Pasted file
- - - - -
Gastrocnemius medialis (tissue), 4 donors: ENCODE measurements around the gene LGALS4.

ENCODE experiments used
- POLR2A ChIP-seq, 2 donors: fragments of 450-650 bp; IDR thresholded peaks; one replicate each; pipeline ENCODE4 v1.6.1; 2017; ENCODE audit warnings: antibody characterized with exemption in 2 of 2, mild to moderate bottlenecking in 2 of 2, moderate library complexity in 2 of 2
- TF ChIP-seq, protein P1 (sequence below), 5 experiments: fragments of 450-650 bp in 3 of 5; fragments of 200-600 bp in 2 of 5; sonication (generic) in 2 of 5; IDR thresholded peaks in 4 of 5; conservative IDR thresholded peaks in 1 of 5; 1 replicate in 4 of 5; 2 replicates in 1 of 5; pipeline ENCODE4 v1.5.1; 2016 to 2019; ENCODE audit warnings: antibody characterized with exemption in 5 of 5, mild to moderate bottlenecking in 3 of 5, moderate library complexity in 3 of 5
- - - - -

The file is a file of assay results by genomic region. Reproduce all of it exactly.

Gastrocnemius medialis (tissue), 4 donors: ENCODE measurements around the gene LGALS4.

ENCODE experiments used
- POLR2A ChIP-seq, 2 donors: fragments of 450-650 bp; IDR thresholded peaks; one replicate each; pipeline ENCODE4 v1.6.1; 2017; ENCODE audit warnings: antibody characterized with exemption in 2 of 2, mild to moderate bottlenecking in 2 of 2, moderate library complexity in 2 of 2
- TF ChIP-seq, protein P1 (sequence below), 5 experiments: fragments of 450-650 bp in 3 of 5; fragments of 200-600 bp in 2 of 5; sonication (generic) in 2 of 5; IDR thresholded peaks in 4 of 5; conservative IDR thresholded peaks in 1 of 5; 1 replicate in 4 of 5; 2 replicates in 1 of 5; pipeline ENCODE4 v1.5.1; 2016 to 2019; ENCODE audit warnings: antibody characterized with exemption in 5 of 5, mild to moderate bottlenecking in 3 of 5, moderate library complexity in 3 of 5